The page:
Will Shetterly is a writer who often concerns his blog toward social issues; lately, he’s been writing about consumption. What he and his wife eat, which brings his writing close to home, I think, but also in a more general sense, with links to energy consumption, smaller houses, and social justice. It’s worth poking around just for the ways he can make you think, but his post yesterday (in combination with another) really got me thinking. It concerns a ‘subversive fairy tale,’ as well as discussion of an article concerning American consumption versus French consumption.
I found myself smiling knowingly at this article. One of my favorite restaurants in Hollywood was the Maggiano’s at the Grove, where I used to eat dinner with a friend on a monthly or so basis. I always noticed that at Maggiano’s; their portions are huge. No, bigger than that. Seriously, keep going. We’d always go home with leftovers.
I’d often think it silly, until I remember we tried a different Italian restaurant whose portions were more normal-sized. And you know what? I looked at my plate of gnocchi and thought “That’s it?”
It wasn’t because I wanted there to be more, actually. It was because the latter place was more expensive than Maggiano’s, and I felt like I was getting ripped off. Because, of course, I could get twice the amount of food for about the same price elsewhere. Nevermind that I didn’t need all that food in the first place.
Back when I was in college, I was a big fan of Edward Burns, and I read a magazine article about him right around the time Saving Private Ryan came out. Burns had just gotten a first-look deal with Dreamworks with his scripts, and he was producing, directing, writing, and starring in basically his own movies (like The Brothers McMullen and She’s the One). He mentioned, in the article, that he’d begun to worry about the new pressure and that his career could go, really, anywhere, and when the future is that wide open and filled with that much possibility, it’s a little scary to consider also all the ways it could go wrong. But he spoke to Tom Hanks about the issue on the set of Ryan, and Hanks gave him some pithy advice:
“You know, Eddy, a man can only eat so well.”
(of course, this is The Da Vinci Code Tom Hanks. Who probably eats really, really well)
And finally, I was also reading Jonathan Carroll’s site the other day. Carroll is one of my favorite writers, and in his blog, he made the following observation:
Isn’t it interesting how many of us will spend a lot of money on clothes (or for that matter, other valued possessions) we rarely use– that beautiful cocktail dress or sharp looking shirt. But in our every day, we much prefer to wear clothes that are years old, beat up, and probably cost little when we bought them. Yes, the comfort factor plays heavily into this, but recently when I came home wearing a very nice suit and tie and couldn’t WAIT to tear them off and change into some old jeans and a ten year old sweatshirt, I suddenly thought something’s odd about this. An expensive suit, or a fountain pen you only use to write your name occasionally, a new car you’re often worried about driving because someone might scratch it, the crazy-expensive shoes you never wear in bad weather, the fabulously delicate silk lingerie you haven’t worn since buying it six months ago… the list is surprisingly long. In other words for many, we continue to pay lots of money for things that make us uncomfortable, worried, wary or worse.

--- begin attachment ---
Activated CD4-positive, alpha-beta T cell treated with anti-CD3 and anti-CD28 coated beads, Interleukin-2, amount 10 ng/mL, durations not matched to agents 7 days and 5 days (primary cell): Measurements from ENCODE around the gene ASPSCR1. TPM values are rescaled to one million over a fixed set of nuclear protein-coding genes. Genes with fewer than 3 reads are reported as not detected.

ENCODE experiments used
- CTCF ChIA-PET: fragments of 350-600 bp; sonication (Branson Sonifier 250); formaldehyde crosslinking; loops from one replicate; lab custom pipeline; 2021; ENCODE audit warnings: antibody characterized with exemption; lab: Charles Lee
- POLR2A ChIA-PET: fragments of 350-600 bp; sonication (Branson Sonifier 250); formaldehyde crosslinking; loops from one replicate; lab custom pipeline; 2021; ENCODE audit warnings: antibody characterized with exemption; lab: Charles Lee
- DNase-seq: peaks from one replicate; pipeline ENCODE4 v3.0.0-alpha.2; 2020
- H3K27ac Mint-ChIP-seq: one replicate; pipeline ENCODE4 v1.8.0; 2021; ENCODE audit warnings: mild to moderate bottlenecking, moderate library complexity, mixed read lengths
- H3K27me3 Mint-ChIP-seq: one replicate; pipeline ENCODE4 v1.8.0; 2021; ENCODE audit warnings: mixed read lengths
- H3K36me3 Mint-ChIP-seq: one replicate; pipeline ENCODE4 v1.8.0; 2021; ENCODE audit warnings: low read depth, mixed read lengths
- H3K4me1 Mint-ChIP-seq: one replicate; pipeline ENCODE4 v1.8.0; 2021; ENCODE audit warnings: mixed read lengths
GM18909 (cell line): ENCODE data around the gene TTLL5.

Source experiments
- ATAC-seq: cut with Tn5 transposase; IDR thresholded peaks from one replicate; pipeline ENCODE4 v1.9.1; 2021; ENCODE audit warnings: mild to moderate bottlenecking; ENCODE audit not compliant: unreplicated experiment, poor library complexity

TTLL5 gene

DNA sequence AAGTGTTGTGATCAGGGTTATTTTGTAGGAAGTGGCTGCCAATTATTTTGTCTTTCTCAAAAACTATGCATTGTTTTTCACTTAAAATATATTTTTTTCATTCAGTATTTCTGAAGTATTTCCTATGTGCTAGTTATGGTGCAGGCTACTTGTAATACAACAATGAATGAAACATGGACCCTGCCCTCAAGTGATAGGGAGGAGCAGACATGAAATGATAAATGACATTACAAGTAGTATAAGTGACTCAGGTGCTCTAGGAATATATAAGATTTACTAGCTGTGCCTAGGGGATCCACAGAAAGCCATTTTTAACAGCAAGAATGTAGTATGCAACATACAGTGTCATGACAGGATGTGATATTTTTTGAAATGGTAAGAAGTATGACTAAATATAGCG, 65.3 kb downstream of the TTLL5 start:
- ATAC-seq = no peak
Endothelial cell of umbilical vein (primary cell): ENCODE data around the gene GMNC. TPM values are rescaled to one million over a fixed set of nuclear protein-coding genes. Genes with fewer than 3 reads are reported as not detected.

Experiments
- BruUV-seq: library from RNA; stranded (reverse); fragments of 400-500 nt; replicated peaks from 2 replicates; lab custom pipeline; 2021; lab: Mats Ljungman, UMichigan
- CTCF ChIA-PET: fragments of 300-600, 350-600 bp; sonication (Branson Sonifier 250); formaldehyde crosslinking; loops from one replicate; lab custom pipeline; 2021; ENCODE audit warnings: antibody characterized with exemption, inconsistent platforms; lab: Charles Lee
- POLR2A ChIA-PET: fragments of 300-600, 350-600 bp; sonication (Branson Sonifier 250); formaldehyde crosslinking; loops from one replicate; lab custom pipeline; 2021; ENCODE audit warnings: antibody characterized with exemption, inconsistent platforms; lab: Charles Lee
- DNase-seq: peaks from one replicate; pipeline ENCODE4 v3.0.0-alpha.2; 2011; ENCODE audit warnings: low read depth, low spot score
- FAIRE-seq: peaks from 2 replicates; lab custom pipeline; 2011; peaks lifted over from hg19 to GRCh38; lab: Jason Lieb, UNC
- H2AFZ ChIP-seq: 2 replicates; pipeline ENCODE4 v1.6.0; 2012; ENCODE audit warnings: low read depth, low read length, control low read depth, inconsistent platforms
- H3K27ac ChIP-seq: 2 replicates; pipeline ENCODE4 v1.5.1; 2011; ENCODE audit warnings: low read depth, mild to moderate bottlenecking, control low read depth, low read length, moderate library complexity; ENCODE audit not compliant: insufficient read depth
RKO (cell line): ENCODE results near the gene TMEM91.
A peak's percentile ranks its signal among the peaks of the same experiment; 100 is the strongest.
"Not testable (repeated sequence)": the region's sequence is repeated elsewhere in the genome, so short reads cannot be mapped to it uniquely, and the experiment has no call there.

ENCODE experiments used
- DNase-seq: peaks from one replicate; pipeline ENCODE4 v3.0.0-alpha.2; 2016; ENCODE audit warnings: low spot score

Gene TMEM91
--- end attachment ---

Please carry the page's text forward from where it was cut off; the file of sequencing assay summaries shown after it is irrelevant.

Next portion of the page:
I guess I’ve just been thinking about this a lot in the past month; packing up all your worldly possessions to move a thousand miles away forces you to confront just how many worldly possessions you’ve actually got, and makes me consider how many I actually frickin’ need. I have no less than 11 boxes of books at this point, most of them shoved up against the wall and none of them really unpacked; books are great and all, certainly, but do I really need eleven boxes of them? I’ve got both a suitcase and a laundry bag full of clothing, and that’s not even to mention the blazers on the hangars.
But on the other hand, I use my stuff. Many of those books I bought for research, or to support the writers who wrote them (there are books by both Shetterly and Carroll in those boxes). Many again are signed (my copy of Neil Gaiman’s American Gods was the first one signed on the American Gods tour, which I think is pretty rad). And my clothes . . . I don’t suffer from Carroll’s affliction; I often look forward to occasions when I can wear my suit, or dress up a bit.
In the next few weeks, however, my goal is to cull down a little bit, at least. Separate out at least two boxes of books I can sell, and set aside some clothes for a GoodWill or something.
It’d be nice to come to a point where I could fit everything I need into my car, but then I realize, it’s not so much about how much shit I’ve got but rather how I think about that shit, and the word need. I’m one of those people who believes we need books and art and music in our lives, but there is a difference between sustenance and consumption, and I’d like to find some balance between the two.
- Paste Magazine’s 100 greatest living songwriters
- The best thing on the Internet since Pandora